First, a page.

Alien Isolation review (part 2)

4 – Sound

The graphics deliver a big chunk of Isolation‘s atmosphere, but this is a game that values acoustics just as much as visuals. The environmental sounds speak its own language, one you will have to learn in order to survive. The Alien is present, but some distance away? The sounds will tell you. The Alien has dropped out of a shaft nearby? The sounds will warn you. You will also learn the Alien‘s „language“. A wide variety of growls, hisses and screams inform you whether it‘s frustrated or aggravated… and its horrible shriek will unmistakably tell you when it has discovered you and you‘re seconds away from death! Fun fact: The trilogy of Alien audio dramas used Isolation’s sound library for the creatures, and rightfully so!

The music is amazing, too! Somehow, the team has managed to fuse Goldsmith‘s classic score with modern electronic textures. As with Colonial Marines and the last two Alien movies, I applaud the fact that, again, Goldsmith‘s work is referenced, It seems we finally have our own Star Wars main theme! Jokes aside, this helps establishing a central music identity after an initial qadrilogy of films of which every single one had a different composer, who each did his own thing. It‘s also used to great effect to make special scenes memorable, like a sudden vista of nearby space. Great stuff, though not an easy listening experience outside the game. But that wasn‘t the case with Goldsmith‘s original score either, was it?

5 – Story

Concerning the story, reactions were lukewarm, describing it as run-of-the-mill and devoid of really captivating character writing. Okay, it‘s not The Last Of Us, that‘s for sure. But it also didn‘t disappoint me. I can only urge everyone who has not played the game, but plans to, NOT to get spoilered! There are a handful of stunning moments and twists that are best experienced unprepared. I know this is written in 2018, four years after the game‘s release; the damage is probably done. But it can‘t hurt.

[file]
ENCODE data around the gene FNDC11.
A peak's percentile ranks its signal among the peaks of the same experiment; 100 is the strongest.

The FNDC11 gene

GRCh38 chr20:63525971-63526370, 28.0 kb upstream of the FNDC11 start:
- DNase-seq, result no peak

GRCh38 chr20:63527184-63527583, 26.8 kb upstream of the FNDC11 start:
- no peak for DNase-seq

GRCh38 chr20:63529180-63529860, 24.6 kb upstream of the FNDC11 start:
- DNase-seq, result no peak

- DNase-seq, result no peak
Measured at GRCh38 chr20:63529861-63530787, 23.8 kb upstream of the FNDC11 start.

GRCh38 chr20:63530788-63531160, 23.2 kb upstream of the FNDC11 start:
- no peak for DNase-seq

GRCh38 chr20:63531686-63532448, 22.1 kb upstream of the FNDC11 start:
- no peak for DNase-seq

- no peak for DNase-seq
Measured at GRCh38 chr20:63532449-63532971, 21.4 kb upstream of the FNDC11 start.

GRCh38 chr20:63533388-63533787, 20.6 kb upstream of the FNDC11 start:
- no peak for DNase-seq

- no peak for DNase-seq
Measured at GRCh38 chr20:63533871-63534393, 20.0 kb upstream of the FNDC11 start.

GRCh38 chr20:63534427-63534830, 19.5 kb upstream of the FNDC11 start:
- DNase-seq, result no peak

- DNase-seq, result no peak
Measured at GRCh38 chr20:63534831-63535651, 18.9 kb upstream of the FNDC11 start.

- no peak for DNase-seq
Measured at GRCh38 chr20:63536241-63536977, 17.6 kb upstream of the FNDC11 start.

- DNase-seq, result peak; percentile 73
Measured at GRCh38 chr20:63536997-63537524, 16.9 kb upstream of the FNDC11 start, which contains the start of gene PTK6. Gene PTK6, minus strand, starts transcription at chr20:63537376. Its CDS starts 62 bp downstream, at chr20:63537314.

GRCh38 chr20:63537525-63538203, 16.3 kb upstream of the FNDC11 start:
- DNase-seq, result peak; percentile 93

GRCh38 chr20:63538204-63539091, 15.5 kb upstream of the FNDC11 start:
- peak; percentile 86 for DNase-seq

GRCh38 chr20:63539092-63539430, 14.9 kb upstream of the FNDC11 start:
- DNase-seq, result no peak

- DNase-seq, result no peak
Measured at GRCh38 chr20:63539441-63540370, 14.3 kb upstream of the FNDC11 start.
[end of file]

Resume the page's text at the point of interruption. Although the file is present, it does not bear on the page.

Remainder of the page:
Yeah, aside from a twist or two, it‘s pretty standard fare. One may also find the unfortunate constellation of circumstances that pits Ripley‘s daughter against the same Alien species that haunted (and will haunt) her. I think it‘s not that big of a problem. The plot explains her presence well, and the plot (and a looooot of text logs) also provide enough backstory to also explain the presence of our favorite drooling killer bug. In fact, you get to… but that would be telling. There‘s also the ending, which made everyone cry „sequel bait!“, but in the end, we know what happens to her, so… ?

In any case, let‘s talk about what‘s good! Of course, Weyland-Yutani has its greedy fingers all over the mess, but we thankfully don‘t get a slimy Burke-alike as the face of the Company, which is an overused trope by now. There is also a very sad and touching moment which actually immersed me so much that I banged my maintenance jack aginst the bulkhead in-game, mirroring the helpless rage and grief Amanda felt. One thing I can still not decide if I like it or if it bothers me is the fact that we never get to see the human antagonist in person. We only get to experience the fallout of his greed and ruthlessness and hear his voice in audio logs. It‘s an interesting way to go about this, and the game may have collapsed under its own weight if it had also included him in a prominent role. On the other hand, it felt odd to me.

In the end, I think that complaining about the story too much misses the point. Isolation is not about winning story awards. It‘s about making you experience an Alien movie first-hand. You and your fight against the Alien ARE the story. My roleplaying bit earlier may sound silly, but I bet you also at least have thought Ripley‘s famous line „I got you, you son of a bitch“ once you won a decisive victory against the creature. Sometimes, it‘s not the story itself, but how it is told.

6 – Conclusion

Alien Isolation is the ultimate Ripley simulator. You won‘t get any nearer to the „real“ thing without risking mental trauma. As such, it is a very draining experience, one you probably won‘t casually play just for the fun of it. I admit installed and played through Colonial Marines afterwards just to feel the catharsis of finally being able to fight back against the Alien. On the other hand, Colonial Marines failed in what Isolation manages almost effortlessly: Giving Alien gaming a good name and, most importantly, being something very special.

About mfriebe

Creator & Writer of the ongoing Alien Encyclopedia project.
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